Chris Ballew works fast. Diligently, to be sure, but fast. Beatles Baby is his tenth Caspar Babypants album in less than 6 years, and that's on top of his work with the Presidents of the United States of America and his new efforts in the world of ambient music.
Beatles Baby arrives this Friday, almost 2 years to the day after Ballew's first set of Beatles covers, the search-engine-challenging-in-retrospect-titled Baby Beatles. As with its predecessor, its value in a world in which few if any Beatles covers are truly necessary is in its nimble and somewhat pared-down approach to the songs.
Many of the originals' signature touches remain -- Billy Shears gets his shout-out on the transition from Sgt. Pepper's Lonely Hearts Club Band" to "With a Little Help From My Friends" at the start of the album, or the driving bass line in "Lady Madonna." Also nifty is the reprise of "Sgt. Pepper's" near the end (again, just like the original) and the transition from "Golden Slumbers" to "The End" from Abbey Road (sorry, fans, of "Carry That Weight" -- that gets elided out). In some cases, like on "Drive My Car," the simple arrangements are let the melodies shine through even more, though Ballew also pulls out some orchestral synth arrangements. For me, the most interesting tracks are those on which Ballew puts more of his stamp on the piece -- the mellow take on "The End" or the somewhat sped-up take on "Hey Jude," or the "cleaned-up" take on "Piggies" (though some fans of the original might miss the Fab Four's rougher take.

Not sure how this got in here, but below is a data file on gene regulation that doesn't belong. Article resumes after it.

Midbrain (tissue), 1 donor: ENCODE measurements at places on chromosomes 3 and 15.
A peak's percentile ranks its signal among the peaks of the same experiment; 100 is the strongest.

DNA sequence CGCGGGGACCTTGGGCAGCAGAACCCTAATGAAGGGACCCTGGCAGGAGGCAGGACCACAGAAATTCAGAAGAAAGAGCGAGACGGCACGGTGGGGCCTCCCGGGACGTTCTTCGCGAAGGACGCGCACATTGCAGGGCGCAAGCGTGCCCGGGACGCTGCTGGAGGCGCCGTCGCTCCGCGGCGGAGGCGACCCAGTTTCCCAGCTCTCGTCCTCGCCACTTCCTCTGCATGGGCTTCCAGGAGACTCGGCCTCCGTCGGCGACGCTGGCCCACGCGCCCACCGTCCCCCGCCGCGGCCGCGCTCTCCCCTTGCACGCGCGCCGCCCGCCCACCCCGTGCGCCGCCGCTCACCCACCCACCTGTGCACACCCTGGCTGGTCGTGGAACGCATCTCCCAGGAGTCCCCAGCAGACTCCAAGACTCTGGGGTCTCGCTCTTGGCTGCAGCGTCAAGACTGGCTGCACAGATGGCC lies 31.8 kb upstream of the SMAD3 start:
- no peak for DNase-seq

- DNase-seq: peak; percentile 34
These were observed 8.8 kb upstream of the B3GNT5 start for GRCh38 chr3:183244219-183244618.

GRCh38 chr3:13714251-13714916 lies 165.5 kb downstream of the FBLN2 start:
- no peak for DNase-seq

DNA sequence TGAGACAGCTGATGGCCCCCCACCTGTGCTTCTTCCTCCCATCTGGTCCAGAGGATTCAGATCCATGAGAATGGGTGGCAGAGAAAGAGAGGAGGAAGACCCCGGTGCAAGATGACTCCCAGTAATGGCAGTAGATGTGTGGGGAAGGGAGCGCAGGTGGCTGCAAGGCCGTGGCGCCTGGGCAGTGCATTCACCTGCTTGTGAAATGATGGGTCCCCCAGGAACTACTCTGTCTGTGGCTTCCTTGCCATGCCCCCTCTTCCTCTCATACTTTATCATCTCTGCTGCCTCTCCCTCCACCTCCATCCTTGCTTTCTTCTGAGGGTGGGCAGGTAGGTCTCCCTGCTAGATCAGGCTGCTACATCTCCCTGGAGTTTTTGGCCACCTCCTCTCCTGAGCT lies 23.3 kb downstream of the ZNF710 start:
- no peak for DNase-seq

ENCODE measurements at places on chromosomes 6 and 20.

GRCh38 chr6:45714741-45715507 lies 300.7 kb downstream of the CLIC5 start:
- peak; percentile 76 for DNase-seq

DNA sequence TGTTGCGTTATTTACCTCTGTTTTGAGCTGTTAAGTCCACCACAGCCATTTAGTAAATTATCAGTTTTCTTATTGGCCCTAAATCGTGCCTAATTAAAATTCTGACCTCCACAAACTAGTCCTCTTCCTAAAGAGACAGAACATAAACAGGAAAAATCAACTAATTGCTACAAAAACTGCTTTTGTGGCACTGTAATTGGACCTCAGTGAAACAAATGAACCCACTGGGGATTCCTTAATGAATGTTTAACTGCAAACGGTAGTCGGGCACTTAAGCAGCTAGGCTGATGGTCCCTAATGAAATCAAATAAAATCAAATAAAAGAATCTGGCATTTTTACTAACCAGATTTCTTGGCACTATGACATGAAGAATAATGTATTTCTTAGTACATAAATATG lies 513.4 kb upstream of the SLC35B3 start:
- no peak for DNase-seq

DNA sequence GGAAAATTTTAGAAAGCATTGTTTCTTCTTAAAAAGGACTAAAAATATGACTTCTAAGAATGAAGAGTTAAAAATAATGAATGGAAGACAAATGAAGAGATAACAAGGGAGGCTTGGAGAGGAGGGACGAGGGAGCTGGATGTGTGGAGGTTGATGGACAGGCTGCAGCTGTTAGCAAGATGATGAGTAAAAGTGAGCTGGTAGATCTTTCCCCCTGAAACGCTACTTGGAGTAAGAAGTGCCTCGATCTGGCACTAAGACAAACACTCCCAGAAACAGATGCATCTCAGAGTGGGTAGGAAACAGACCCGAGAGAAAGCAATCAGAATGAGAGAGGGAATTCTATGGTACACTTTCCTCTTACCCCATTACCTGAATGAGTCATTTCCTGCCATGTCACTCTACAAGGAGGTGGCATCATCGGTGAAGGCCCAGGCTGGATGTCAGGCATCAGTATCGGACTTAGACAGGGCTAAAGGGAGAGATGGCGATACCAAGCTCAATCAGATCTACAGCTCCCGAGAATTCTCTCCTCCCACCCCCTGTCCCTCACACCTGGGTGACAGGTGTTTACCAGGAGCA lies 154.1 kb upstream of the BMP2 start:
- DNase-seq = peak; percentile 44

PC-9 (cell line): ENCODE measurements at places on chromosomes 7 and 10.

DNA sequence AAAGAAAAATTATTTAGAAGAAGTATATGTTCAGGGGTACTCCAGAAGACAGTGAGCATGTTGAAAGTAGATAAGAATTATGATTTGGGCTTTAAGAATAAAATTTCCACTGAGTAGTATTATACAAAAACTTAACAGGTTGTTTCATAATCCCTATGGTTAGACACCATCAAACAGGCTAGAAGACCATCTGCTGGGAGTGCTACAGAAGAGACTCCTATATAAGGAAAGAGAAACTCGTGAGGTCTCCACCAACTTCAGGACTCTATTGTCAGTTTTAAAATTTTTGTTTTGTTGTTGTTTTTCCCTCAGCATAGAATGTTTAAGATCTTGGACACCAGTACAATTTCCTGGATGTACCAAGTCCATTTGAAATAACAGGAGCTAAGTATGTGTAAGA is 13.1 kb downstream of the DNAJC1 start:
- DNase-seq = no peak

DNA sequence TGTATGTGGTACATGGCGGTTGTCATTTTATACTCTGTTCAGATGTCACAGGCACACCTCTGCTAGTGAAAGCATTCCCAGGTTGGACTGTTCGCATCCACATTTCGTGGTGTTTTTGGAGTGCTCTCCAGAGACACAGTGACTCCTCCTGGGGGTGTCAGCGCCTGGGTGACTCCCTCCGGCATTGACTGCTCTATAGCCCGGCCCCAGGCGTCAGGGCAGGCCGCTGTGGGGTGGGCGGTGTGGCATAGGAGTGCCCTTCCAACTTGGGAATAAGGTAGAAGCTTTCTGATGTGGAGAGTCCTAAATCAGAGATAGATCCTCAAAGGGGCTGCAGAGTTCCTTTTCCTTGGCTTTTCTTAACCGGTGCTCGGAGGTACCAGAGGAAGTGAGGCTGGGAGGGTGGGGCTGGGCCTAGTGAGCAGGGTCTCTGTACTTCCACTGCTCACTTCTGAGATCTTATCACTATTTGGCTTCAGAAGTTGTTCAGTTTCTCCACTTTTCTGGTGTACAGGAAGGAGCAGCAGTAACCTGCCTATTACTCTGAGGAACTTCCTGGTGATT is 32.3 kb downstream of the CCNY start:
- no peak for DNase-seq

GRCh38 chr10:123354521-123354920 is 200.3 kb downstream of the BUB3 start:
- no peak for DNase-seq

As with all of the Caspar Babypants music, the 49-minute album is most appropriate for kids ages 1 through 5, but of course the Beatles source material will automatically extend the high end of that age range another 80 or so years upward.
It's hard to make a case for this album as essential listening, for either Beatles fans or Caspar Babypants fans (and I count myself in both camps) -- why not listen to the original tracks from 50 years ago, and Ballew's written dozens of nifty pop songs for preschoolers in his own right? But the clean and thoughtful stripped-down pop that's been a hallmark of the Babypants sound is every bit in evidence here as it's been in the past, and, married to one of the best songwriting duos of the 20th century, that's good enough for me. Fast work, yes, but still just as good. Recommended.
Note: I was given a copy of this album for possible review.